I remember my geography high school teacher talking about maps and how the different projections of the actual globe change the way we visualize it in 2D views. 

 

 

Figure 1 - Photo by Muhammad Haikal Sjukri on Unsplash -

https://unsplash.com/photos/1NzJggtJ6j4


For instance, in looking at the typical Miller cylindrical projection map (below), it is hard to believe that Australia is actually about four times bigger than Greenland1.

 

 

Figure 2 - Photo by Andrew Stutesman on Unsplash -                  https://unsplash.com/photos/l68Z6eF2peA

 

Years later in college, I was really into discussing deep philosophical questions with my friend and housemate — followed by a lot of coffee (or beer, if it was Friday) — and eventually we heard about the Map Paradox (the name of which, I just found out, is actually Bonini's paradox2):

     

“As a model of a complex system becomes more complete, it becomes less understandable.       Alternatively, as a model grows more realistic, it also becomes just as difficult to understand as the real-world processes it represents”.

 

It makes sense, right? I remember we discussed about how a map in which one mile in paper corresponds to one mile in real terrain is just not useful at all. On the other hand, a map in which one centimeter corresponds to one hundred thousand kilometers is not helpful either, if the goal is to find a market nearby (for more coffee!).

 

It is an important concept I try to keep in mind as an engineer and as a user of Computer Aided Engineering (CAE) programs. In order to make the design and analysis process productive, we are basically reducing a problem of enormous complexity, such as turbomachinery design and performance prediction, to models. And the map is not the actual territory3 (or, the model is not the physical thing itself).

 

So what? If maps and models are wrong, why use them at all?

 

Because, given the limitations and being aware of it, models help us to navigate in the real world. Basically, all models are wrong, but some are useful4.

 

Let’s say you are planning to go from point A to point B and your GPS application offers two routes: one takes one hour and another takes one-and-half hours. If you choose the first over the second, the actual ride may take longer than an hour. After all, the real road contains variables not predicted in the map (traffic, accidents, a strategic stop for a coffee). It is important to keep in mind that when map and terrain differ, follow the terrain5. But the time savings of roughly thirty minutes over the alternative route is real given the same circumstances. Therefore, this quick digital experiment using a model (two different routes in a GPS application) saves you time in the real world.

 

 

Figure 3 - Photo by Jean-Frederic Fortier on Unsplash https://unsplash.com/photos/RkBTPqPEGDo

 

It is an analogous situation when an engineer runs a CFD (Computational Fluid Dynamics) simulation for a machine (let’s say the radial compressor in the picture below) and gets an efficiency of 78 percent. Let’s say the engineer works using his understanding of the CFD results, re-designs some of the machine parameters, runs another CFD simulation and now the performance is 83 percent. The actual efficiency in a test stand for this machine may not be 83 percent; there are too many variants taking place when manufacturing, assembling and operating the real machine. But the five percent efficiency improvement from one design to the second is real (given the same variables)!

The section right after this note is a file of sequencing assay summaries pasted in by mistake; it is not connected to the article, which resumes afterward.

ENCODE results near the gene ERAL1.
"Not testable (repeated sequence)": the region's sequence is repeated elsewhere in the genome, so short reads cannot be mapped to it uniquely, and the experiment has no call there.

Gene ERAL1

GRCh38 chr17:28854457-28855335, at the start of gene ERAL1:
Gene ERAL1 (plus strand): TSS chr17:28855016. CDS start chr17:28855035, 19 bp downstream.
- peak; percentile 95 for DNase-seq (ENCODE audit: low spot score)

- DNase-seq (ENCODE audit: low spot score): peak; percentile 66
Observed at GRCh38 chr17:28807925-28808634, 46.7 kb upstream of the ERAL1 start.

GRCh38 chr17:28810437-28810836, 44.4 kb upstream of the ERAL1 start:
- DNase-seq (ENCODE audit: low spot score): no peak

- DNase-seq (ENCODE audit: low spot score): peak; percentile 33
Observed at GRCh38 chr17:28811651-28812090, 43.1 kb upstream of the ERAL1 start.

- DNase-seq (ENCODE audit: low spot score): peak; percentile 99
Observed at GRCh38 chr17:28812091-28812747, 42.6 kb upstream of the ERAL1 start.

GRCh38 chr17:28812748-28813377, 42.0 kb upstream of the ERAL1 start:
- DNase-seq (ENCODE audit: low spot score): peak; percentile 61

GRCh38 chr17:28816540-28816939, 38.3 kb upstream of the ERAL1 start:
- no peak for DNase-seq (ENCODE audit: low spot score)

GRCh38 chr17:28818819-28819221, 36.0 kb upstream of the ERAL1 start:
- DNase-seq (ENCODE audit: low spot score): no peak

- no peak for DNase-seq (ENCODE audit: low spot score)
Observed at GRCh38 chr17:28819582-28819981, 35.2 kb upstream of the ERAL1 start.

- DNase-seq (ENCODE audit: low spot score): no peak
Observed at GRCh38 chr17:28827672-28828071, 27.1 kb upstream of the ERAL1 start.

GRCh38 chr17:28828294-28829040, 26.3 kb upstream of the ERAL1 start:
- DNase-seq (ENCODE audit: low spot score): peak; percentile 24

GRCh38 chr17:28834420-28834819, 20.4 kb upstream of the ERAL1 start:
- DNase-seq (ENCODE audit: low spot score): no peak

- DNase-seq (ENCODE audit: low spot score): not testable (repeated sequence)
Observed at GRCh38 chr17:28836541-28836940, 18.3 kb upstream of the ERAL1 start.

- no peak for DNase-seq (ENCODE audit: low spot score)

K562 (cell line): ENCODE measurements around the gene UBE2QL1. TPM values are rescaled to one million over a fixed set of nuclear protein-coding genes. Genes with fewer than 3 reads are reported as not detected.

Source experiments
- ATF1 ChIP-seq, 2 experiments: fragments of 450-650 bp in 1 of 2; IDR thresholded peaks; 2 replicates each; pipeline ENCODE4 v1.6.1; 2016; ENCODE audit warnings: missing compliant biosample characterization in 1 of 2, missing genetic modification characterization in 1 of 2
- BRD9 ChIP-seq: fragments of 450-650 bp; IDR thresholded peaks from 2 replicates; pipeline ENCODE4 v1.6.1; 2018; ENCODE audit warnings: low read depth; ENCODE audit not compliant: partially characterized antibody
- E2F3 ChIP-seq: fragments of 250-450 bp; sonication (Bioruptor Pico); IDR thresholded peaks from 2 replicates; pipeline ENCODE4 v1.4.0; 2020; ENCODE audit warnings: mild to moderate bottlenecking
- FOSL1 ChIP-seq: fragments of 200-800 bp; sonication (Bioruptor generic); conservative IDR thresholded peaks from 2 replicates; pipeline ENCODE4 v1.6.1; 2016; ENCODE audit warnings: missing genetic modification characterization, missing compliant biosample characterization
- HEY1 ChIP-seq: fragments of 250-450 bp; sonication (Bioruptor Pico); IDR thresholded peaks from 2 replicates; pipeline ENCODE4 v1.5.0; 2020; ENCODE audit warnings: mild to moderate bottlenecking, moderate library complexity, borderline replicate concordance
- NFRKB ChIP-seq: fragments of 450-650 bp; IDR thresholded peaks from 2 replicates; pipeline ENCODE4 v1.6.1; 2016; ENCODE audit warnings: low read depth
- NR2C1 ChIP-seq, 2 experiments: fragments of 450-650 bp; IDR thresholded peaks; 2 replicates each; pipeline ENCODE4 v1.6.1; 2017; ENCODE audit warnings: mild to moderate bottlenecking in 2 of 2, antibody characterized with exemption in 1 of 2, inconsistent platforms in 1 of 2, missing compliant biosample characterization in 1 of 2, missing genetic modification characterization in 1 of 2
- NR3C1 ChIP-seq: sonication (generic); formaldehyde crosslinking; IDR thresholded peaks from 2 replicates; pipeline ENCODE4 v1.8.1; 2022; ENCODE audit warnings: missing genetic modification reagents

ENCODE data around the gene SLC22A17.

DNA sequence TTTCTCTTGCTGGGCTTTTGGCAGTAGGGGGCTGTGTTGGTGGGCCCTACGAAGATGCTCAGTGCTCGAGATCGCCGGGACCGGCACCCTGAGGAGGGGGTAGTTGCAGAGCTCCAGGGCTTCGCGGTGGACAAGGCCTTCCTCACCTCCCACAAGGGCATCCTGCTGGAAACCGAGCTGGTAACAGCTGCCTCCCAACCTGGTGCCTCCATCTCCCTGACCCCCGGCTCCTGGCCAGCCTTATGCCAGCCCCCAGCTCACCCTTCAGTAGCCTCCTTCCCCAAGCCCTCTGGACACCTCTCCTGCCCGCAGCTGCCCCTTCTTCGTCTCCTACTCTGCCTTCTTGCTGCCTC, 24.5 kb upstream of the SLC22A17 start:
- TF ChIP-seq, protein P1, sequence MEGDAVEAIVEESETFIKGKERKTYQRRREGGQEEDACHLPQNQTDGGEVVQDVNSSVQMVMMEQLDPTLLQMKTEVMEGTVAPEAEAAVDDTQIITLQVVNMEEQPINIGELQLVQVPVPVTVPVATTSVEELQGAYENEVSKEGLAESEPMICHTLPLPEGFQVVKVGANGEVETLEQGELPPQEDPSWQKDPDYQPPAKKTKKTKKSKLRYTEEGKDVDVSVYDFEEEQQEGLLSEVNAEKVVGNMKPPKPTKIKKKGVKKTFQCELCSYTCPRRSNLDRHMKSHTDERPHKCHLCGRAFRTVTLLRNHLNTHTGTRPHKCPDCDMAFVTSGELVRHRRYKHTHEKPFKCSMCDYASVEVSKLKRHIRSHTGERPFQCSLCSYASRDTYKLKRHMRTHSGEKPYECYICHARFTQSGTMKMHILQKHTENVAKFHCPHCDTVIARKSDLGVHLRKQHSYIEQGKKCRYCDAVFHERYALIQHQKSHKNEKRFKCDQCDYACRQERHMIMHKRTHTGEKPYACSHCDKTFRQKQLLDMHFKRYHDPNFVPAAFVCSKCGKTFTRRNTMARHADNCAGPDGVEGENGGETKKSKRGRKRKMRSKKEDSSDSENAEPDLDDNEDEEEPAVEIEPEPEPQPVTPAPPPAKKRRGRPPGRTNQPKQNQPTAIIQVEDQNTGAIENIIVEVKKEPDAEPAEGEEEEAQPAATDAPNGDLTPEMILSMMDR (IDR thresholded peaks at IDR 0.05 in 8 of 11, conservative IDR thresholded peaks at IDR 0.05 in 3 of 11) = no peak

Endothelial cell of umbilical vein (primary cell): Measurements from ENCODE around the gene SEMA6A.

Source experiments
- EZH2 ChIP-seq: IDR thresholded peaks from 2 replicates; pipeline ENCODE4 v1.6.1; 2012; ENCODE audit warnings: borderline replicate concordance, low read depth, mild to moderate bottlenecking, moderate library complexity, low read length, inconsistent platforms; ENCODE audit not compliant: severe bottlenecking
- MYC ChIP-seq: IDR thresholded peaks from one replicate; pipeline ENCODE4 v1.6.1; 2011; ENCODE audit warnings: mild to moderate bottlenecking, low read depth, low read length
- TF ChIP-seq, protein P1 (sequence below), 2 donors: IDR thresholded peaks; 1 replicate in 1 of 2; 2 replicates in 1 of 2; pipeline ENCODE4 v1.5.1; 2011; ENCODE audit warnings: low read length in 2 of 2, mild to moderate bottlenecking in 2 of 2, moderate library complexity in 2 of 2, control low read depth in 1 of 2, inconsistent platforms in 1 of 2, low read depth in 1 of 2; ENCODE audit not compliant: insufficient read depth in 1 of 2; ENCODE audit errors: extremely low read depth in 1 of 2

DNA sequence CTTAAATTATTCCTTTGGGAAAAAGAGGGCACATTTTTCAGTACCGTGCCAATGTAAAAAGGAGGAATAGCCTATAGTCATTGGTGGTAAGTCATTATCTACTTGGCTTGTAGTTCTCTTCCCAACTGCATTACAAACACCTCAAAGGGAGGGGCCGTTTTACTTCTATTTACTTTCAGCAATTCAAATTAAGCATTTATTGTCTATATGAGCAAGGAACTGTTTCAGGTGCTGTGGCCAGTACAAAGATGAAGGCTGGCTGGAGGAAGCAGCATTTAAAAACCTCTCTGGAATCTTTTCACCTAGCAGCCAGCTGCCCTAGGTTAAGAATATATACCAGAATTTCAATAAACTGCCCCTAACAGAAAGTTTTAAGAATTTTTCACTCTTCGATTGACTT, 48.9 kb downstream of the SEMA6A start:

Figure 4 - A CFD simulation results displayed in our CAE program AxCent®

 

Now, let’s say we are designing a new compressor and for that we would use our longtime friend ideal gas equation (was this a nightmare for others in high school?) – Pv= RT – for the fluid definition. Using this equation could be fine if the fluid is air in ambient conditions. But for a refrigeration compressor in which the fluid is near the saturation line the equation will most likely underpredict your overall sizes and provide a non-realistic performance. In our CAE codes we have other fluid definitions available for that situation, such as our Peng-Robinson Cubic Equations (PRCE model for close friends) and the world famous REFPROP fluid libraries from NIST. As you grow in fidelity, though, the complexity also grows.

 

Every model is an abstraction and information that is lost makes the model manageable. The first step is to realize that you do not understand a model, map, or reduction unless you understand and respect its limitations5. In summary, real life is complex. But the moments of uncertainty can also be fun (comic below)! One must use the models wisely and consciously in order to make them not only practical but also reliable, whether in using your GPS for your weekend trip, your fluid models in our meanline codes or your turbulence models in CFD and the like.

 

 

Figure 5 - The moments of uncertainty are also my favorite !
(Credits: https://www.nathanwpyle.art/#/strangeplanet/ )

 

 

 

 

References:

1 -   https://www.mylifeelsewhere.com/country-size-comparison/australia/greenland#targetText=Australia%20is%20about%204%20times,is%20approximately%207%2C741%2C220%20sq%20km.

2 - https://en.wikipedia.org/wiki/Bonini%27s_paradox#cite_note-3

3 - http://esgs.free.fr/uk/art/sands-sup3.pdf

4 - https://www.sciencedirect.com/science/article/pii/B9780124381506500182?via%3Dihub

5 - https://fs.blog/2015/11/map-and-territory/